By Jaffer Bilgrami
WAJID Shamsul Hasan, former high commissioner of Pakistan to the UK and a distinguished journalist, who passed away in London on Tuesday morning after several weeks of illness, was perhaps one of the last of the now-vanishing breed of fearless and bold journalists. After his forty years of association with the media, he breathed his last at Royal Free Hospice. He was a man of natural elegance and warmth. He was unpretentious, but loaded with limitless humour and one who also brought informality to diplomacy. Equally well-known and a popular figure both in the worlds of politics and journalism, his legacy will long be remembered.
Born in an illustrious family of North India in 1941, Mr Hasan grew in highly charged political surroundings where his father Shamsul Hasan was a key figure in the All-India Muslim League and a close confidant of Quaid-i-Azam. His family’s close association with and admiration for the Quaid filtered down to Wajid Shamsul Hasan, and his writings always espoused the ideals of the father of the nation.
After coming out from university, he with his strong political roots and training plunged into journalism in the sixties by joining the largest media chain of Pakistan where he rose to the position of the editor of the country’s largest evening paper at a very young age. His bold and fearless approach and deep political acumen enabled Daily News to eclipse rival newspapers. His stewardship as an editor enabled Daily News to emerge as one of the leading evening papers of the country known for its juicy and sensational headlines. A style which was often not easily digested by many, but was very popular among the readers.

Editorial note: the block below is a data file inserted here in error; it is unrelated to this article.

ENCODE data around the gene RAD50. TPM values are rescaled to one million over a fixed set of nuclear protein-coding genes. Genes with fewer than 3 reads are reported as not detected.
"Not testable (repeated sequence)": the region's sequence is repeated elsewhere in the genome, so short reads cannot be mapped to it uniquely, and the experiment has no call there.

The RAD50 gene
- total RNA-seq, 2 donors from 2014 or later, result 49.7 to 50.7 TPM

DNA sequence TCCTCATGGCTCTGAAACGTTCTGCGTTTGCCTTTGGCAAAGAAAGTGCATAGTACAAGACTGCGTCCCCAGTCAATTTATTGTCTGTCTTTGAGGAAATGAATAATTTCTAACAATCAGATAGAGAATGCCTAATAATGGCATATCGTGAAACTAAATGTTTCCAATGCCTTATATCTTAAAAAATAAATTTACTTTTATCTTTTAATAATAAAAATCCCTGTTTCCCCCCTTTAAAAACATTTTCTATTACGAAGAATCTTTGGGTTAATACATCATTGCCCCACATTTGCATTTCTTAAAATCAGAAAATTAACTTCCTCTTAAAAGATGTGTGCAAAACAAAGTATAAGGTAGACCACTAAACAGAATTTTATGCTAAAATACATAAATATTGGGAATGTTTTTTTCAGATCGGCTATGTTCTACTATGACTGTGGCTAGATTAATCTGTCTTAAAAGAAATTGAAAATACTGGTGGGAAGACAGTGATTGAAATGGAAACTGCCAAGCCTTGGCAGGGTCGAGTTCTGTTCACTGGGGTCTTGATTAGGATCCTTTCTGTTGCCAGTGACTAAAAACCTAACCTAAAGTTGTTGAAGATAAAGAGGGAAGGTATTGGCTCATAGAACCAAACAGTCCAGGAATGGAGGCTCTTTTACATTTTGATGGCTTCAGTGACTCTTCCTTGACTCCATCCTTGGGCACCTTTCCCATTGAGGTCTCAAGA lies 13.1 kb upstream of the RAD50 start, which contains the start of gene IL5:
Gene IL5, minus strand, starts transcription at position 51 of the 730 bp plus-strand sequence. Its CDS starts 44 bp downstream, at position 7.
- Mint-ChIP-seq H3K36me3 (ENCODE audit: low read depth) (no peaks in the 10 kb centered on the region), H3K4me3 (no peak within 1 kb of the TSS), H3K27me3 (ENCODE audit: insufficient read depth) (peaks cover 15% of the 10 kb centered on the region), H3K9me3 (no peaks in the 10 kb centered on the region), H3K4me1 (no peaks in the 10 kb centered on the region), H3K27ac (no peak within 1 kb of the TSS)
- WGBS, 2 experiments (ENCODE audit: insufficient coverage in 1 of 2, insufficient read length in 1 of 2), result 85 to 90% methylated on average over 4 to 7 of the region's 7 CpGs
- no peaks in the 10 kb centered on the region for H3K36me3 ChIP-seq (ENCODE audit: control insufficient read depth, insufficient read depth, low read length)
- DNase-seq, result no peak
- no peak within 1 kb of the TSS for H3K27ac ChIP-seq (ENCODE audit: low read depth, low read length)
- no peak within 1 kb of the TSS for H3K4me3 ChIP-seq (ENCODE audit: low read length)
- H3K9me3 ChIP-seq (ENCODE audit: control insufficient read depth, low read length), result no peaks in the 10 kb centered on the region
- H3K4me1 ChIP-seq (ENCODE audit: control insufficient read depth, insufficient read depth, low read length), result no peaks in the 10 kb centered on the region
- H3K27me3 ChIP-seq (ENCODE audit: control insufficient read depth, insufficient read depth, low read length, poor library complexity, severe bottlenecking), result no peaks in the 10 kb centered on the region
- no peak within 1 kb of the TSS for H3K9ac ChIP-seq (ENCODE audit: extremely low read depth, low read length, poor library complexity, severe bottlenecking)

As a part of his editorial team, I am personally witness to how as an editor Mr Hasan was fearless who gave many sleepless nights to the proprietors of his paper by stepping on the landmines of the establishment. His instantly drafted editorials were often very hard-hitting.
Enjoying close relationship with political leaders of the country, Mr Hasan also earned a great deal of trust of former prime minister Zulfikar Ali Bhutto, whom he adored as a charismatic figure and a role model for any developing country’s leader. As an integral part of the prime minister’s delegation in the Bhutto era, he was one of the few journalists who accompanied him to Shimla.
The relationship between Mr Hasan and the Bhutto clan steered the journalist to assume the role of a political adviser and a confidant of the Bhutto family. His memoirs recently came out in Urdu in which he narrated his linkage with the Bhuttos and his unflinching commitment to democratic and liberal values.
Coming to power in the nineties, Benazir Bhutto first appointed him as chairman of the National Press Trust and later as high commissioner in London where he served again in 2008. He played a pivotal role in drafting the famous Charter of Democracy which was signed between the Pakistan Peoples Party and the Pakistan Muslim League-Nawaz in 2007. His association with Benazir Bhutto and affiliation with her party landed him in days of hardship and long and legal encounters with law enforcement agencies after her government ended. But he remained undeterred.
The passing away of such a person symbolises the end of an era. For me, it’s the end of a loyal and trusted friend, and a great mentor, who will always remain very special to me.
(The writer is journalist and columnist)